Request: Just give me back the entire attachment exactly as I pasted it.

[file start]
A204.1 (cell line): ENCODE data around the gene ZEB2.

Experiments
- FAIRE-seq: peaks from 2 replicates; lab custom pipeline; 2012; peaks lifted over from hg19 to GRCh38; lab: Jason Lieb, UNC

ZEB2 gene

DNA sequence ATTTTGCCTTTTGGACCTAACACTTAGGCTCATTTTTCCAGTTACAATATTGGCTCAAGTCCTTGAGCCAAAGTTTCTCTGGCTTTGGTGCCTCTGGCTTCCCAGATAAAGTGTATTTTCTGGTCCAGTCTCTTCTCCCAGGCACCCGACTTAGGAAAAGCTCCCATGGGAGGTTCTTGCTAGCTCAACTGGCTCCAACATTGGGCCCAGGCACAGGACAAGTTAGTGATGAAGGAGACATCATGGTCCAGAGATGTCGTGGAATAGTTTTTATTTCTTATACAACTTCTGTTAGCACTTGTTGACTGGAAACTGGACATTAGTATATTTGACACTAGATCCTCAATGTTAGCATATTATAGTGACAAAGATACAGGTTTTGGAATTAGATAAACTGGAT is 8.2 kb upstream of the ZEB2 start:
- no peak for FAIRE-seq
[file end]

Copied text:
A204.1 (cell line): ENCODE data around the gene ZEB2.

Experiments
- FAIRE-seq: peaks from 2 replicates; lab custom pipeline; 2012; peaks lifted over from hg19 to GRCh38; lab: Jason Lieb, UNC

ZEB2 gene

DNA sequence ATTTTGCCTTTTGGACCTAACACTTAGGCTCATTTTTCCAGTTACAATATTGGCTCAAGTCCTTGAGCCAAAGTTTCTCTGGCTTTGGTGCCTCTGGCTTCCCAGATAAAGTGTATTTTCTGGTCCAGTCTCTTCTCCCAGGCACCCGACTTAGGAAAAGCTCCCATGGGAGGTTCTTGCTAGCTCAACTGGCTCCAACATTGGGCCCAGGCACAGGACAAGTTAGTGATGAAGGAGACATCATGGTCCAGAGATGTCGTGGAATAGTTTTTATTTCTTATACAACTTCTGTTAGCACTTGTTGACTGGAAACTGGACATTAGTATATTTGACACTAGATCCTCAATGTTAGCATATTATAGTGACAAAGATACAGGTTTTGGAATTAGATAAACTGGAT is 8.2 kb upstream of the ZEB2 start:
- no peak for FAIRE-seq